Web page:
Chief Justice Cheri Beasley

Cheri Beasley serves as the chief justice of the state’s supreme court.

RALEIGH — Chief Justice Cheri Beasley issued new emergency directives on July 16 in response to the COVID-19 pandemic that require the wearing of face coverings inside county courthouses and ask officials to begin planning for the resumption of jury trials.

Beasley said she issued the emergency directives to reduce the spread of COVID-19 in North Carolina’s communities.

“Consistent with the governor’s recommendations and the clear guidance of public health experts, requiring face coverings in courthouses is necessary to keep our courts open while protecting court personnel and the public,” Beasley said in a statement.

Beasley announced that jury trials in North Carolina courts will be delayed through at least September, and has directed senior resident superior court judges to develop comprehensive plans for the eventual safe resumption of jury trials in their districts. According to Beasley, each jury trial resumption plan must ensure that all court operations are in compliance with each of her emergency directives and must be informed by the best safety practices distributed by the North Carolina Administrative Office of the Courts.

Each jury trial resumption plan must include:

  • A confirmation that each court facility and any alternate facility to be used for court operations is in compliance with each of the chief justice’s emergency orders in response to the COVID-19 outbreak;
  • A plan for summoning and excusing jurors, which allows for as much of the process to be handled remotely as possible;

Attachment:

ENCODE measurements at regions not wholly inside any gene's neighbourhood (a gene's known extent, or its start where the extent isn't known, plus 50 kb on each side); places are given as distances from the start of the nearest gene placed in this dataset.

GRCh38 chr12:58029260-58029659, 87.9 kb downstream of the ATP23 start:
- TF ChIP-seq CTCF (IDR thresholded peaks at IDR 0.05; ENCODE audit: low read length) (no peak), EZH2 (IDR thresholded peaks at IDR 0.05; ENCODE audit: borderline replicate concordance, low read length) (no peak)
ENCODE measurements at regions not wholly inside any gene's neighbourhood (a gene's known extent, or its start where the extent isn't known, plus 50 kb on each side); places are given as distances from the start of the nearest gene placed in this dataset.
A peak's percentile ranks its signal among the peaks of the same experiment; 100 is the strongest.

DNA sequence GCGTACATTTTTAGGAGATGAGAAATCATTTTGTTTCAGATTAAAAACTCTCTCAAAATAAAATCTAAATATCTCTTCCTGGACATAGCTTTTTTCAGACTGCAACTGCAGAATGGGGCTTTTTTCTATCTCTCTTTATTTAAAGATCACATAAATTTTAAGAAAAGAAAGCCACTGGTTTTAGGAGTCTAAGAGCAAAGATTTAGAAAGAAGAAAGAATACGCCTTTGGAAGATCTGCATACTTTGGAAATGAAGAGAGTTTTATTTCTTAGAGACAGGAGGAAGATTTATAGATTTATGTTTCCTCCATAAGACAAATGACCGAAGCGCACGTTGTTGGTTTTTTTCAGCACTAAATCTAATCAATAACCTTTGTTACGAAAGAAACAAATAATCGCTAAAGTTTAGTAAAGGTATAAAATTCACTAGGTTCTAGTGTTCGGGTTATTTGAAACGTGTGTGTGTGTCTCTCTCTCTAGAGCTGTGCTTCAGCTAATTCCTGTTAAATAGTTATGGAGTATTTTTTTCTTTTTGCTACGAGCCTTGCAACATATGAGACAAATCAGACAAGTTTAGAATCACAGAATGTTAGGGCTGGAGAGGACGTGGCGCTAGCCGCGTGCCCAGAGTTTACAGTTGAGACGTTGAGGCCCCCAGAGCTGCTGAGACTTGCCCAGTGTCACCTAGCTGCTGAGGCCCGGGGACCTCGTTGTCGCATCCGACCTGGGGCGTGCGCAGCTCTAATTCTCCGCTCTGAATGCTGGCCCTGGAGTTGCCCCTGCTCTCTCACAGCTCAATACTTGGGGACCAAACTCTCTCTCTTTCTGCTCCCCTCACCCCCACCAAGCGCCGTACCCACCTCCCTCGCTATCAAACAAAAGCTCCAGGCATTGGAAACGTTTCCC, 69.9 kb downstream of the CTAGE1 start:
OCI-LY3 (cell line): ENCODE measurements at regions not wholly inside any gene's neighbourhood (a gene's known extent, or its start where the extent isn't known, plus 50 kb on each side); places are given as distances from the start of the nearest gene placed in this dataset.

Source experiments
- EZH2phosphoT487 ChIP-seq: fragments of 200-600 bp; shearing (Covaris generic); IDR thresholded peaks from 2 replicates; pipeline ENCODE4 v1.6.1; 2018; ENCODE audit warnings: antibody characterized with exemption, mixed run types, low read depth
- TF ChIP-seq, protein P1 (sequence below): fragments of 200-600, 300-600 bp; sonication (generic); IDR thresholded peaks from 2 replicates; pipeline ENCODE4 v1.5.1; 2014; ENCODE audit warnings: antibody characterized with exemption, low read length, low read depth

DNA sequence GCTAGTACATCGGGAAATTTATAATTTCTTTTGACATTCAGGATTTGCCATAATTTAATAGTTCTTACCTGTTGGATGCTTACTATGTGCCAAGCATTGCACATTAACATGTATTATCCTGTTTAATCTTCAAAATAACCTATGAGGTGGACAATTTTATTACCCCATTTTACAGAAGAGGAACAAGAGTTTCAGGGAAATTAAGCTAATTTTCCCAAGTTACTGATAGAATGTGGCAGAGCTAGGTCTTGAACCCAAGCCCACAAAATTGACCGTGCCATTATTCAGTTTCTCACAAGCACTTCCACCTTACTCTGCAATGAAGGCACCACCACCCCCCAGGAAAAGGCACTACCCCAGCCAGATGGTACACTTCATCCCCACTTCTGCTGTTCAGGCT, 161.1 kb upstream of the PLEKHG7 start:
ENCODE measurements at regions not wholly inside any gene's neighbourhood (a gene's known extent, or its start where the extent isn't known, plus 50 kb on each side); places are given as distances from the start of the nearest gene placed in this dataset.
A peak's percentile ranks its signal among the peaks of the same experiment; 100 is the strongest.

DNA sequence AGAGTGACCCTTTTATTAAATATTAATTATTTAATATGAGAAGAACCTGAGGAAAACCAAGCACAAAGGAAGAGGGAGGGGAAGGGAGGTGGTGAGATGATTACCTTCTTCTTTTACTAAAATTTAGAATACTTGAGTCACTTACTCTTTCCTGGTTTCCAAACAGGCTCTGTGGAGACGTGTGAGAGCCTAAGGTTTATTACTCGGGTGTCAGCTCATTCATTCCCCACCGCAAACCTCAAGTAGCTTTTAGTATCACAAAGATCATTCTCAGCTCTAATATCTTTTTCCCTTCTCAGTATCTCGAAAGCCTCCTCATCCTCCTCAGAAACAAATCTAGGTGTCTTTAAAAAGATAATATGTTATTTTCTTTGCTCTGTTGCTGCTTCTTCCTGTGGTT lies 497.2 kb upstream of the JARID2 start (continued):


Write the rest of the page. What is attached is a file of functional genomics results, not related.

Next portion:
• A plan for conducting voir dire with social distancing;
  • A plan for conducting trials with social distancing in the courtroom for all court participants, including the jury, and in the deliberation room;
  • A plan for daily screening of jurors, court personnel, attorneys, witnesses, and parties for COVID-19 exposure or infection;
  • A plan for making face coverings available to jurors, court personnel, attorneys, witnesses and parties;
  • A plan for responding in the event that a juror, defendant, attorney, witness, judge or other courtroom personnel becomes symptomatic, tests positive for COVID-19, or has a known exposure to someone who has tested positive for COVID-19 during the trial.

Each jury trial resumption plan must be approved by the following officials in the county: the chief district court judge, the clerk of superior court, the district attorney, a public defender (or a criminal defense attorney chosen by the senior resident superior court judge in districts without a public defender), the sheriff and the public health director.

For a list of orders from the chief justice and the Supreme Court of North Carolina, visit The public is encouraged to visit to find answers to frequently asked questions before calling the local courthouse.

Announcements from local counties about changes to court operations can be found at

The public may also visit the Judicial Branch Facebook page and Twitter account for the latest court information related to the coronavirus health concern.

Recommended for you

(0) comments

Welcome to the discussion.

Keep it Clean. Please avoid obscene, vulgar, lewd, racist or sexually-oriented language.
Don't Threaten. Threats of harming another person will not be tolerated.
Be Truthful. Don't knowingly lie about anyone or anything.
Be Nice. No racism, sexism or any sort of -ism that is degrading to another person.
Be Proactive. Use the 'Report' link on each comment to let us know of abusive posts.
Share with Us. We'd love to hear eyewitness accounts, the history behind an article.